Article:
The Experience Score: A Tool for Evaluating Digital Experiences
Jun 30, 2014
I’m a user experience designer regardless of whether or not I’m sitting at my desk in our awesome office. I like to observe the little details in all of the experiences that I have in life. Whether it’s a difficult to scan restaurant menu or a door with a handle that says “push” or a poorly designed sandwich that’s impossible to eat with just two hands… I notice. I have the same discerning pair of eyes when it comes to my work, too. Especially in situations where a healthy amount of user research and testing aren’t part of the budget.
A couple months ago I was asked to redesign a web site that has been slowly growing out of control for… possibly centuries. You know, the kind of site that is basically just a dumping ground for any content that any member of the team thought was relevant at one point in time. This particular site is controlled by a team of non-technical, non-web savvy people who have been contributing to it for years without thinking about design. In particular they haven’t been thinking about how much of an impact design can have on a potential customer’s experience, and therefore their bottom line. They needed help, and they knew it, so they reached out to us.
I sat down to browse the site and started thinking about ways to improve the experience. I soon realized that this particular kind of client might have a tough time truly understanding the design decisions I was about to make. Generally this kind of expert evaluation might be written up with bullet points or some other form of recommendations document, but I wanted something more thorough and insightful. Something that people could really learn from. I wanted to reveal my obsessively observant thoughts and, through that, help the client think differently. When they add, remove, or change content on their site in the future I want them to be armed with good design principles. I decided to create a tool that anyone can use to evaluate web pages in the same way that I do. It’s called The Experience Score.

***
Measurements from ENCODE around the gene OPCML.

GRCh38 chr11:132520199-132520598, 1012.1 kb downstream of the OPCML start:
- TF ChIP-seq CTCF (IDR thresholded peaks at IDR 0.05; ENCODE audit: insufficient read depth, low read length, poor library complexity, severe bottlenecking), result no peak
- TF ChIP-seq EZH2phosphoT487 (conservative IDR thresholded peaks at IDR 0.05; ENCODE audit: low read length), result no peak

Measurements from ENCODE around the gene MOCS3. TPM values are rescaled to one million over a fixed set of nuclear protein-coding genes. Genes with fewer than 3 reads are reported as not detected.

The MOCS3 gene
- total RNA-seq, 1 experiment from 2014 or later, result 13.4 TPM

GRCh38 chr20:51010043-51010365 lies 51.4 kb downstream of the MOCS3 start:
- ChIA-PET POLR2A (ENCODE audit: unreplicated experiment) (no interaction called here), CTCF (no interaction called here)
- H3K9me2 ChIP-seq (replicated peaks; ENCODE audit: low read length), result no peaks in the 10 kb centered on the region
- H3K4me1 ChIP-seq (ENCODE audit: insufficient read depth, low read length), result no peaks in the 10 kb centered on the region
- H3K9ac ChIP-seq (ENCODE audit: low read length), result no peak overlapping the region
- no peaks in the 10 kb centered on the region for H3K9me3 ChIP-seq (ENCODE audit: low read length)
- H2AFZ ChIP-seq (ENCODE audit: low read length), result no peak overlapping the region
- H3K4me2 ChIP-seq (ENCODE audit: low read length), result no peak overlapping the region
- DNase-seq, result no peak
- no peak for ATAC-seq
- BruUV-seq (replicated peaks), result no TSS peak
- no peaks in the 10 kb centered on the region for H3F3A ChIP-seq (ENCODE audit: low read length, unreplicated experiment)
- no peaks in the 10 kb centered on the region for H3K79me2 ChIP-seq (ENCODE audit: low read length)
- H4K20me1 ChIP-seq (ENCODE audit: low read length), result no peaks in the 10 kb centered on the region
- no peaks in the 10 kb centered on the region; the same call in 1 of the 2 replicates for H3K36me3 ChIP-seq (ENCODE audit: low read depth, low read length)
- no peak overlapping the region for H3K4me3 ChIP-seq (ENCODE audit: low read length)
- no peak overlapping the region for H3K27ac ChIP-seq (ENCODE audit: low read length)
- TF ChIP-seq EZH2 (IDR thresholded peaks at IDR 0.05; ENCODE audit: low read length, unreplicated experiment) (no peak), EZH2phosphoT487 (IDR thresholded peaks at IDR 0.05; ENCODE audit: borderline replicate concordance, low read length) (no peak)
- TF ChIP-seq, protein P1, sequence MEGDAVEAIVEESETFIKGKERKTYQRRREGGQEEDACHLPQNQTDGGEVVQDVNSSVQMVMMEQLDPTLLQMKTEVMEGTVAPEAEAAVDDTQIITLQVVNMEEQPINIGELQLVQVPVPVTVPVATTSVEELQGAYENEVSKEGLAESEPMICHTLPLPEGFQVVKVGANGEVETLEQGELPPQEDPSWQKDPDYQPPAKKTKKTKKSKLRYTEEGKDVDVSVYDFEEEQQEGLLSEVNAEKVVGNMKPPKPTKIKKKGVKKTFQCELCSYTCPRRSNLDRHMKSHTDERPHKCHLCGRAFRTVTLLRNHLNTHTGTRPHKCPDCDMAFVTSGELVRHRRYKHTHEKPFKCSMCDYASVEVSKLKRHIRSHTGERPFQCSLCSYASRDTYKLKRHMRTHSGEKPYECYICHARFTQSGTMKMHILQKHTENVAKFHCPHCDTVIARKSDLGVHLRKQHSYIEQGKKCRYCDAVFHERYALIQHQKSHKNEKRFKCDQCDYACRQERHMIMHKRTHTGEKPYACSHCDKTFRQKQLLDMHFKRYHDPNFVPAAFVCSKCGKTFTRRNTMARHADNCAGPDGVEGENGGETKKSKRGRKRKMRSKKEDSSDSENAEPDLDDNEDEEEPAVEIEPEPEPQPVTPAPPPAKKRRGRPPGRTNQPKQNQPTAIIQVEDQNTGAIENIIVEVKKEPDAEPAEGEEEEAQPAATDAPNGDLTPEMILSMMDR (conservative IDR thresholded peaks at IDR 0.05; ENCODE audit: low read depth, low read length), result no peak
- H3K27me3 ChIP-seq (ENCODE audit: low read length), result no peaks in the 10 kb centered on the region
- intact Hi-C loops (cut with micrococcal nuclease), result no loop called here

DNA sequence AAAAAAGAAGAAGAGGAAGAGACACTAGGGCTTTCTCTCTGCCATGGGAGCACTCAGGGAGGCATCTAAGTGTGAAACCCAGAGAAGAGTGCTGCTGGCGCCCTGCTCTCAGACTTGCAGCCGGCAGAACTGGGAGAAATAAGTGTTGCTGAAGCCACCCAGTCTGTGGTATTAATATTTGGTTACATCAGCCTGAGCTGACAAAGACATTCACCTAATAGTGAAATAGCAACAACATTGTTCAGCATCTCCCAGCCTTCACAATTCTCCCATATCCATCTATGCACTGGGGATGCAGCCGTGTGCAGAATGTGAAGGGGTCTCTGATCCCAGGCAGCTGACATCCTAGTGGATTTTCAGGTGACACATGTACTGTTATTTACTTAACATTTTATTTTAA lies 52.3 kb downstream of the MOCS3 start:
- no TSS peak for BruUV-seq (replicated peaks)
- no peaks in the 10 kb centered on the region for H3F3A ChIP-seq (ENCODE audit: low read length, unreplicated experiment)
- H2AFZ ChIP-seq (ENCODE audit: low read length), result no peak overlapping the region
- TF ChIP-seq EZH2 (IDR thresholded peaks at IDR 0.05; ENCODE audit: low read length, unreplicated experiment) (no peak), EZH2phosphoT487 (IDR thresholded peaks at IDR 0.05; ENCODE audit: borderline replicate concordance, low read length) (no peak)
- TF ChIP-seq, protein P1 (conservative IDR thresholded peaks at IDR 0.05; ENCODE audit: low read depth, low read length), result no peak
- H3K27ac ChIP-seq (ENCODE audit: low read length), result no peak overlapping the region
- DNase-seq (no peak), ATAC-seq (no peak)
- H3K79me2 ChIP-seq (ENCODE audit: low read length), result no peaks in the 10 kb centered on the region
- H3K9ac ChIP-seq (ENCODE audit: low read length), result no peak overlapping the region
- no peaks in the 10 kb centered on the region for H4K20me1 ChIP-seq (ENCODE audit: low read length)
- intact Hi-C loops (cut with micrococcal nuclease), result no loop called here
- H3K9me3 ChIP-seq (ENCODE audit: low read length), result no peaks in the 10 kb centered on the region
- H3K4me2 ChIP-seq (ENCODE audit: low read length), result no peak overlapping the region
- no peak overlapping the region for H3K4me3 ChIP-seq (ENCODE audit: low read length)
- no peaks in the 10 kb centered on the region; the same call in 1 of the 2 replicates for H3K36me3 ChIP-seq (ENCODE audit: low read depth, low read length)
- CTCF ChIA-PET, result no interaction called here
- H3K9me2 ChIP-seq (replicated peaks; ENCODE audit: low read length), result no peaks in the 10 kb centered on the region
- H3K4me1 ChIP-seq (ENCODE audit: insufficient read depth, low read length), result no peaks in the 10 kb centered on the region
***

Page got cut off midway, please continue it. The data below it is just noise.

The Experience Score for a particular web page is based on 5 dimensions of a digital experience: Clarity, Flow, Relevance, Utility, and Trustworthiness. A page is graded on a scale from 0 to 5 for each of the 5 dimensions and those scores are averaged. The result is The Experience Score for that page. Run this evaluation on every page of a web site and average all the scores to get a simple indicator of how delightful a site is to use. The tool looks a little boring by itself, so with the help of some fellow Centerliners I’ve created a presentation below that walks through The Experience Score in detail with some visual examples. The Experience Score template and rubric are available for download below as well. We’ve been using it in client projects for a couple months now with fantastic results.
Whether you’re a user experience professional or you’re just interested in learning how to look at a web site with a designer’s eyes, I am confident that you will find this tool to be useful and rewarding.